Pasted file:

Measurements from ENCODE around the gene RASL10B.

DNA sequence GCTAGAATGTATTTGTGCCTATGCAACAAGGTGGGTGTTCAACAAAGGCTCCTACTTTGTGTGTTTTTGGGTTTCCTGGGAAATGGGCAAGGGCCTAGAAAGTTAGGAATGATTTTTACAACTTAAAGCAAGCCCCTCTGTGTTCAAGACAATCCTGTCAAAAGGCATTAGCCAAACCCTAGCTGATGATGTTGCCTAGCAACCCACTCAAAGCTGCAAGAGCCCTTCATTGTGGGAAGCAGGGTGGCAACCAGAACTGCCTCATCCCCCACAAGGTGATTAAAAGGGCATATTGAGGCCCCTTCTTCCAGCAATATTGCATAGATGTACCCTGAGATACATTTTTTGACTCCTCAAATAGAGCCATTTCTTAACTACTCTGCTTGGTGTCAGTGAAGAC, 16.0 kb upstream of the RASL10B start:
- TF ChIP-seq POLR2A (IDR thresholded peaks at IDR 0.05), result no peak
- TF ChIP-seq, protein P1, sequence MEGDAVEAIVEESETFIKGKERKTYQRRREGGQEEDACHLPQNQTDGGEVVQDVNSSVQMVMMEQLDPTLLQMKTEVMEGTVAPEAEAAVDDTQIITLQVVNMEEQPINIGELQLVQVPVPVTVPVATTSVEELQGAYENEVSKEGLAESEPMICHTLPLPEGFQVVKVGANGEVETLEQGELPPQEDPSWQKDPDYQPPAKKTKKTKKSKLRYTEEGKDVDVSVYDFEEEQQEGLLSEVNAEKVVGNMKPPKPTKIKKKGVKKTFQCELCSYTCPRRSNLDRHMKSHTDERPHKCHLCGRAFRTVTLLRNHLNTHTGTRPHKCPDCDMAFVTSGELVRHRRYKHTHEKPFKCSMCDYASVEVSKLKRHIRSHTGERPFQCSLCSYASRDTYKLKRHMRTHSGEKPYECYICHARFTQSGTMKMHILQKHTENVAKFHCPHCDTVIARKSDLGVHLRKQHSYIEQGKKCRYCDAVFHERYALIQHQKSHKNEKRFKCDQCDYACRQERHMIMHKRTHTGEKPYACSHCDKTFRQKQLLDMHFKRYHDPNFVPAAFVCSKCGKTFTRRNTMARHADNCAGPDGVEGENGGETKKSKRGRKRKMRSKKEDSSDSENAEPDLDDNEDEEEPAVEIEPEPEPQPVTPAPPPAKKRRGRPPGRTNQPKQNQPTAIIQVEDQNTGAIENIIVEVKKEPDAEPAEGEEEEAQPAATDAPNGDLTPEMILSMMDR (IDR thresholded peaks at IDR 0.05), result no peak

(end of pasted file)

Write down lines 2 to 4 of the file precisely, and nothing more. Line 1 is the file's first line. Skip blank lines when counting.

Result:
DNA sequence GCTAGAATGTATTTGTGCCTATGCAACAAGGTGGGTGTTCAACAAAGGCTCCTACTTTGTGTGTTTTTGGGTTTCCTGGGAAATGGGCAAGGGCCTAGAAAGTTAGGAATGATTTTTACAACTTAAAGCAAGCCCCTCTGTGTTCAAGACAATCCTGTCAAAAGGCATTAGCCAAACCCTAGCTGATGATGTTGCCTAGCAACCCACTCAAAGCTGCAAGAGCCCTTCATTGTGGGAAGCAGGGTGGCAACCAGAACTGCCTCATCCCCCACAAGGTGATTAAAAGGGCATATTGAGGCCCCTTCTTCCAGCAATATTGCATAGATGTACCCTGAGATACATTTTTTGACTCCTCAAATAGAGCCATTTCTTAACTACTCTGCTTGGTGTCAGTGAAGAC, 16.0 kb upstream of the RASL10B start:
- TF ChIP-seq POLR2A (IDR thresholded peaks at IDR 0.05), result no peak
- TF ChIP-seq, protein P1, sequence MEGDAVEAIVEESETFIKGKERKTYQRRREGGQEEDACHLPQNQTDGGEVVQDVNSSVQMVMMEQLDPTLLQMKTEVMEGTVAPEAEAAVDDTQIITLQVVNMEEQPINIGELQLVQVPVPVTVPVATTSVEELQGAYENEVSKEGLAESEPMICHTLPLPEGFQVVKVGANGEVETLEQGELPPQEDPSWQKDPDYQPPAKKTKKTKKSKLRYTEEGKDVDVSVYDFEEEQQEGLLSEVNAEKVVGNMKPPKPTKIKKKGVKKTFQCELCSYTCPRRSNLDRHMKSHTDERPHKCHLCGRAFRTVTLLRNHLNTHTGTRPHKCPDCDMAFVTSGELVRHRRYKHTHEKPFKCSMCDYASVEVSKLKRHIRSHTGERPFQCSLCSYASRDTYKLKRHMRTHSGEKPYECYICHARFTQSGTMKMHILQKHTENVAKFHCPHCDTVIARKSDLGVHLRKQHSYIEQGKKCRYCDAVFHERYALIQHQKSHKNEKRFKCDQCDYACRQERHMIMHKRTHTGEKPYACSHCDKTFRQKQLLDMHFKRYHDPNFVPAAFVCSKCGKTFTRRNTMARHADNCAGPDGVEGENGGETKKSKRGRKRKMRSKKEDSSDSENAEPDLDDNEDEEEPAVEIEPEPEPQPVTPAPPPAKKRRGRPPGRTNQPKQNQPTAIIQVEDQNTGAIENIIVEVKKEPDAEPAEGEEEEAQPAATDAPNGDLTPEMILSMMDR (IDR thresholded peaks at IDR 0.05), result no peak